Mason’s agents begged him to get speech and elocution lessons to help mitigate his thick Yiddish accent. He refused. Mason had a stubborn cultural pride and thought that Jewish comics ran away from their Lower East Side ethnic markers. Luckily for Mason, in the early 1960s, the public was embracing Americanized Jewishness as never before. Mel Brooks released his 2000 Year Old Man album, Harry Belafonte recorded “Hava Nagila,” and the nebbishy Allan Sherman would soon dominate the pop charts with a string of comedy-parody albums beginning with My Son, the Folk Singer. Mason’s act was a nice fit for the time. He soon was playing club dates all across the country.
By the summer of 1964, Mason had appeared on Sullivan ten times and signed on to do six more spots at an impressive $7,500 a pop. The first of these shows, under the new contract, was on the night of October 18, 1964. Unfortunately, two events conspired to nearly derail Mason’s ascending career.
First, the studio audience was populated with teenagers excited to see the U.S. television debut of a new British band, the Animals (they were riding the popularity of their No. 1 hit, “House of the Rising Sun”). Earlier that year, The Ed Sullivan Show had triggered a cultural tidal wave when another British band, the Beatles, made their stunning U.S. TV debut. Teenage rock-and-roll fans were notoriously difficult crowds for stand-ups and comedy teams.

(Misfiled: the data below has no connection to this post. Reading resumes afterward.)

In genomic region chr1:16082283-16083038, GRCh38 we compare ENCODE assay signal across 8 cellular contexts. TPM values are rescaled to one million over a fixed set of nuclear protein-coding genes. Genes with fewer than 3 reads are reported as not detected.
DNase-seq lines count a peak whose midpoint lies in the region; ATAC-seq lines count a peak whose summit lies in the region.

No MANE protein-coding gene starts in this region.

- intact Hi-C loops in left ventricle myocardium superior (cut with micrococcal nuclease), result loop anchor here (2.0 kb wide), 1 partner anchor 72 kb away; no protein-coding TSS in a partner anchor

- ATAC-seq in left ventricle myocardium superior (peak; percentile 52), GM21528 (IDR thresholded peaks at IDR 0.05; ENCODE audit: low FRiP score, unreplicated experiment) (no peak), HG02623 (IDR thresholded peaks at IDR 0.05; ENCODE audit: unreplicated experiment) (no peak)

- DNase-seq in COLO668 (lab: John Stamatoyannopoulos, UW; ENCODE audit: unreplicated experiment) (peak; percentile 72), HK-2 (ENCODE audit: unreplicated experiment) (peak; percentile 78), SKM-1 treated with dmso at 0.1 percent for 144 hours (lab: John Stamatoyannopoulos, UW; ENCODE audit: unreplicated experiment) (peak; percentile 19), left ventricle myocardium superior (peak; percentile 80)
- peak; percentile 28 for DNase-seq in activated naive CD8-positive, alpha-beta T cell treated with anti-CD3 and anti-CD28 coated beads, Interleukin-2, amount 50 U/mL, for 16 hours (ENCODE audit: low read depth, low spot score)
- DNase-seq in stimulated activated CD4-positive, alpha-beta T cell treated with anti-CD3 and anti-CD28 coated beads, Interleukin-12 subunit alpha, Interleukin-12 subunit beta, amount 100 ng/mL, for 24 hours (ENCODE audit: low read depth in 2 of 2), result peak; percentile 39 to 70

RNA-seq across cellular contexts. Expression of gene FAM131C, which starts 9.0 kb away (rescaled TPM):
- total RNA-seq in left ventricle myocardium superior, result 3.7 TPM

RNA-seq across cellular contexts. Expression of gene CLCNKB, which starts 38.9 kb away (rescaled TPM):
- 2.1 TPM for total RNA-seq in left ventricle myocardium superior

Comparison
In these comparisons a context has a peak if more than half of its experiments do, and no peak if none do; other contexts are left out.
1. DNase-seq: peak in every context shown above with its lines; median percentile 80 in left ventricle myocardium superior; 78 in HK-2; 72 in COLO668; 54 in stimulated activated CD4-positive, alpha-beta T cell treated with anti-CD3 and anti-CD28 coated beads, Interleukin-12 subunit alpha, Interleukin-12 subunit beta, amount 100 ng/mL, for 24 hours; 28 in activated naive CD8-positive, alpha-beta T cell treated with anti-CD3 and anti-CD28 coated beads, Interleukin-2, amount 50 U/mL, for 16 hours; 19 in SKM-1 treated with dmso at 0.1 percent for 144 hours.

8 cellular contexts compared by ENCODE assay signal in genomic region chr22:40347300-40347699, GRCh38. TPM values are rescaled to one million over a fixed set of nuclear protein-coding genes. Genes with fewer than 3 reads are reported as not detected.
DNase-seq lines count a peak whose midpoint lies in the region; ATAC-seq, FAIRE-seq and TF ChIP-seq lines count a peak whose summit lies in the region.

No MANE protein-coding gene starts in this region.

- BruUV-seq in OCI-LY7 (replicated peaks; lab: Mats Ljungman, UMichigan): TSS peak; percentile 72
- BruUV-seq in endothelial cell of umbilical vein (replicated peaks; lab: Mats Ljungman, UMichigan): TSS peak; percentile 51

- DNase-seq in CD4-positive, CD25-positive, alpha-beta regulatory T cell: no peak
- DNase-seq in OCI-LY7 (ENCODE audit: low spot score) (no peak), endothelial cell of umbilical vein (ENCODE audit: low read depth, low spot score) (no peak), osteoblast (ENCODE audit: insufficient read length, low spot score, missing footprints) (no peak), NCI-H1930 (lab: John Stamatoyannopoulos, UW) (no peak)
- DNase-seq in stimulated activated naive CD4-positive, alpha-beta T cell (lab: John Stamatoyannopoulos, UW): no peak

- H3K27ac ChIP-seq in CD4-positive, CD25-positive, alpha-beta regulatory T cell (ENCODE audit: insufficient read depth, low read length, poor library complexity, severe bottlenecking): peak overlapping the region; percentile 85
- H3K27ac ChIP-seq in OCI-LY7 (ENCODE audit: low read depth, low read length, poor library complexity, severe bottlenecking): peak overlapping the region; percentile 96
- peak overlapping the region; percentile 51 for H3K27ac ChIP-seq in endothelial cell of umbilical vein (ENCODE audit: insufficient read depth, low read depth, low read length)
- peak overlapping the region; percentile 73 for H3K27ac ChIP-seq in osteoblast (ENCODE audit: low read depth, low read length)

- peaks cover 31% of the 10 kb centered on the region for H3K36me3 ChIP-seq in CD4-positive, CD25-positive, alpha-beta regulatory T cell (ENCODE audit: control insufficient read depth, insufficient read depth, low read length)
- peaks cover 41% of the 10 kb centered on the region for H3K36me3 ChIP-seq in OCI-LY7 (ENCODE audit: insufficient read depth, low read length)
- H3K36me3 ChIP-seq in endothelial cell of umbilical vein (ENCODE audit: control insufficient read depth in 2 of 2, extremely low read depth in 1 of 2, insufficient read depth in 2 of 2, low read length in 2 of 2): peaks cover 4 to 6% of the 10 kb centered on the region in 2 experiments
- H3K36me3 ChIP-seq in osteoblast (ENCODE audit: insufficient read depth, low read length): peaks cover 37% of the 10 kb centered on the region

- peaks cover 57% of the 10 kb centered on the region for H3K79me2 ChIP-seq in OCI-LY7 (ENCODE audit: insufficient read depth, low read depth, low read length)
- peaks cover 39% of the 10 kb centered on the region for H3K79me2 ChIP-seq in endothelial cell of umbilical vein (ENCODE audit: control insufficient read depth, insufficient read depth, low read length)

Second, the show was interrupted by a nationwide television address by President Lyndon Johnson (it was just 16 days before Election Day). Johnson’s foreign-policy speech centered on “Red China” successfully detonating an atomic device and thus becoming the fifth member of the nuclear club. The show cut away to the president’s somber speech at 8:30 p.m.
Johnson’s address was supposed to run 30 minutes, but it ran short, so CBS News cut back to The Ed Sullivan Show. This is where the trouble began. It wasn’t clear when the feed was picked up, so Sullivan walked over to Mason, in full view of the crowd, and started waving two fingers, indicating to wrap up in two minutes. Mason was already struggling to connect with the teenagers, so in a split-second decision, he decided to incorporate Sullivan’s hand gestures into his act. Mason playfully improvised around that moment, mimicking Sullivan and saying, “Getting lots of fingers tonight. Here’s a finger for you and a finger for you and a finger for you.” Mason finally got some nice laughs and left the stage.